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  #121  
Old Posted Jan 23, 2019, 7:10 PM
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Originally Posted by Ottawaresident View Post
Yeah, If the Sir John and the Etienne Cartier are upgraded to freeway standards, maybe we won't need the bypass.
Maybe this idea would have been considered 25 years ago, but now there is no way that's happening today. I like the idea of a southern bypass along the Limebank corridor. Hunt Club already has a wide right-of-way and the stretch between the 416 and Woodroffe could probably be converted into a freeway. However things get complicated east of Woodroffe as there are plenty of intersecting driveways and streets as well as residential areas in proximity that would make the project not so feasible.
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  #122  
Old Posted Jan 23, 2019, 7:14 PM
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Also has it occurred to anyone that, if MTO really decides to built the bypass for trucks, it will need to reconfigure the merges from 416N to 417W? Left merges and trucks don’t go well together.

@le_calmar: Additionally making the interchange between Hunt Club Road and a 4-lane Airport Parkway completely freeflowing when there’s so little space will cost too much fortune.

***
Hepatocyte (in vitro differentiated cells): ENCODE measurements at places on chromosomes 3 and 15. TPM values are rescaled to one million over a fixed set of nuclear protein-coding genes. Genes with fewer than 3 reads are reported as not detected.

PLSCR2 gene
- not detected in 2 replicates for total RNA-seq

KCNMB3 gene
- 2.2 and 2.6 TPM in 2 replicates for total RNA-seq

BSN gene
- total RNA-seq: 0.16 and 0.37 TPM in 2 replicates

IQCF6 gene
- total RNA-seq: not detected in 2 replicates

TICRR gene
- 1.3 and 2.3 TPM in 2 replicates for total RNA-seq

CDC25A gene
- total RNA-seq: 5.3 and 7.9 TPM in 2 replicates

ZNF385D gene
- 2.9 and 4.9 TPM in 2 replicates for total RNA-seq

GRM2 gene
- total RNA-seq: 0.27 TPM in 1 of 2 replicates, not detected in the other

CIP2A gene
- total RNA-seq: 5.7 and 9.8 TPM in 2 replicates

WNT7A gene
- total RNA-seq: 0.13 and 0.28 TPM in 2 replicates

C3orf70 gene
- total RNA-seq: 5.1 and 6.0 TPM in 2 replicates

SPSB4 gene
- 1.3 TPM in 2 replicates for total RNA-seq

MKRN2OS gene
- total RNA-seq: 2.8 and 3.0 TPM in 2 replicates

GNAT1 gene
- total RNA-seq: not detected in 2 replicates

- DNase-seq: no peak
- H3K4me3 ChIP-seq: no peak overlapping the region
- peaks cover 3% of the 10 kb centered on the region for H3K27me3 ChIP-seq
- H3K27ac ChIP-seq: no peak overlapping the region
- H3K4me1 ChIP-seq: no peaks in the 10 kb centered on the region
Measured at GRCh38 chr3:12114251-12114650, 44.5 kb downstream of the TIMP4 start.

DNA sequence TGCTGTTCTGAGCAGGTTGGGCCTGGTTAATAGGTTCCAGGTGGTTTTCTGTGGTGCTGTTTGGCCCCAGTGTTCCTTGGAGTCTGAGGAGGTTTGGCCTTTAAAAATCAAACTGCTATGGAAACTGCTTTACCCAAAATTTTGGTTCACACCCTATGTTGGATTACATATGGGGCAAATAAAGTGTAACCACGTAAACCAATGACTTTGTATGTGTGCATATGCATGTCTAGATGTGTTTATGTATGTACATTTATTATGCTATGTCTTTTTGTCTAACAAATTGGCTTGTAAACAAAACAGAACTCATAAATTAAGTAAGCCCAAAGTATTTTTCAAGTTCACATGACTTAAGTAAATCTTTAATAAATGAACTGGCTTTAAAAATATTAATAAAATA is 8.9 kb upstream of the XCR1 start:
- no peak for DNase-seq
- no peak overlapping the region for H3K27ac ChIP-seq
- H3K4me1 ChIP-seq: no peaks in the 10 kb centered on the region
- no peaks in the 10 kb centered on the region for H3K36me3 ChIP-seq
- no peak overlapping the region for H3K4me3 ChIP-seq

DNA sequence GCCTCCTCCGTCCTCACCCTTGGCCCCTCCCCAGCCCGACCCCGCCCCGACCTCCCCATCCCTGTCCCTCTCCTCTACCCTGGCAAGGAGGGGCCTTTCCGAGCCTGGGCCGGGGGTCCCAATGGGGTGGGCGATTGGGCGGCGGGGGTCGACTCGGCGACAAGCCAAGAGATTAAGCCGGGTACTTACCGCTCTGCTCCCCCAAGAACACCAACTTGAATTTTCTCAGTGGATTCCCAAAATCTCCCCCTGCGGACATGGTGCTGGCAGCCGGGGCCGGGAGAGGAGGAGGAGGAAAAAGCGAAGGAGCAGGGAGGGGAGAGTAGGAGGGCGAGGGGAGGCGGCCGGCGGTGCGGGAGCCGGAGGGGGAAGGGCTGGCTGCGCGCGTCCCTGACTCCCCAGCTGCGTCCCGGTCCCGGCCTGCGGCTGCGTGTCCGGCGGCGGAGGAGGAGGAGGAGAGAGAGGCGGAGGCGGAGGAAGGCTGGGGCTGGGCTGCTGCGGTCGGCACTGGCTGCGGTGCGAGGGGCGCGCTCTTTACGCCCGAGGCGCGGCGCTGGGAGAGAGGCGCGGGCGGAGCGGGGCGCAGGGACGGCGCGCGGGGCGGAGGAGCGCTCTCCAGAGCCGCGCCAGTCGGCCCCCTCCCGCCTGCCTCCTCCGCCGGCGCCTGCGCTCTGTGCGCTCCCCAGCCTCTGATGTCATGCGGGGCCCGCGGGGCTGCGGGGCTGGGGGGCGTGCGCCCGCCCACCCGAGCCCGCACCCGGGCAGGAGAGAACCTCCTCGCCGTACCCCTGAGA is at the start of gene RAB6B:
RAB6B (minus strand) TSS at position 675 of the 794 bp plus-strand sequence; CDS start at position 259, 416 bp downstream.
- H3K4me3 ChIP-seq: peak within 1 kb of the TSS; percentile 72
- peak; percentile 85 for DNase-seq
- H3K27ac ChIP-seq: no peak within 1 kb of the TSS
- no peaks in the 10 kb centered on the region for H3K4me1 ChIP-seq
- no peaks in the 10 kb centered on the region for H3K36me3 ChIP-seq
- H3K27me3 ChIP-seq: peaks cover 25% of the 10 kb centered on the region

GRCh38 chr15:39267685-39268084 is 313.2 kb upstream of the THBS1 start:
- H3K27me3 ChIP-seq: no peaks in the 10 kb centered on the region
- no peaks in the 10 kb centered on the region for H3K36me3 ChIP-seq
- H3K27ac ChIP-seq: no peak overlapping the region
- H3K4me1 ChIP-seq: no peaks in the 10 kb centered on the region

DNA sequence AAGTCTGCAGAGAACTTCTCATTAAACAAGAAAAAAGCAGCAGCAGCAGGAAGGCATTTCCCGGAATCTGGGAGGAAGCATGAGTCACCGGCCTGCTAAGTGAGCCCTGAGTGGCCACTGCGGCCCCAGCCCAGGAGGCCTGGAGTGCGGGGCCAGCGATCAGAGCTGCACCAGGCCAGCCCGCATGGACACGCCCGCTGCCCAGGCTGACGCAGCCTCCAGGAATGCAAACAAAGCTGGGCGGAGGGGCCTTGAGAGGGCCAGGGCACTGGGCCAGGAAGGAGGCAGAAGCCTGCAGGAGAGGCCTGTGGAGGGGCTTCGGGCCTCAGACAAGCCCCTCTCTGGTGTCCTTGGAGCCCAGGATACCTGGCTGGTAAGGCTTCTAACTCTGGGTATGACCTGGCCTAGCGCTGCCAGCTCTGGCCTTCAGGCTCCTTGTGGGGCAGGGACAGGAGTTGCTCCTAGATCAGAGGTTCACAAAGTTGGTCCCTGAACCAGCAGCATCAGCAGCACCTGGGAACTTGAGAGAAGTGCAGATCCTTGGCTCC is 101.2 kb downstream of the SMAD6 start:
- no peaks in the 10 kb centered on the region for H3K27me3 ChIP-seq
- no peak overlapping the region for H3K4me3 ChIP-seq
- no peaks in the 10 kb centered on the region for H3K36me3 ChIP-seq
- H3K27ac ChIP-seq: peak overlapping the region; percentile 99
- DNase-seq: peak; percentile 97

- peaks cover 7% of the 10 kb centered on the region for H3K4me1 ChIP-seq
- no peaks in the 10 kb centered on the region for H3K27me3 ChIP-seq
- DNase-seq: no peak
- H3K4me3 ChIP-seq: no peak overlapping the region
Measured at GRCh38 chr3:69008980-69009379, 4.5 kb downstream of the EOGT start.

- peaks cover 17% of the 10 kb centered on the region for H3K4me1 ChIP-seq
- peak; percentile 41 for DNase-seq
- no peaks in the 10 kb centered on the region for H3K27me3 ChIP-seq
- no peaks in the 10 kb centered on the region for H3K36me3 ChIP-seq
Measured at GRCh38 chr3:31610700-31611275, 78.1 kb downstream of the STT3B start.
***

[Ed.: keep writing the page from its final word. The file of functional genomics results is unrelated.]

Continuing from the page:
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  #123  
Old Posted Jan 23, 2019, 7:35 PM
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Not really. Hunt Club to the 417 is 3 KM VIA the 416. Limebank will never work. Try Leitrim.
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  #124  
Old Posted Jan 23, 2019, 7:45 PM
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To be clear, I was thinking Hunt Club to Limebank (the stretch of Hunt Club that could arguably be converted into a freeway without too much trouble) and then Leitrim to the 417.
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  #125  
Old Posted Jan 23, 2019, 8:54 PM
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Originally Posted by Dengler Avenue View Post
I also wonder if it’s possible to convert the Transitway between Carling Avenue and Highway 417 into a 4-lane extension of the parkway upon completing the LRT extension to Moodie Drive, with the following catch:

The northbound lanes can only be accessed from Queensway eastbound (and the remaining segment of Transitway, of course) and southbound lanes can only access Queensway westbound. In other words, the interchange will only be unidirectional to avoid weaving.

@Kitchissippi: That might change even in the short term though, especially now that the rail tracks between Mattawa and Ottawa have been removed.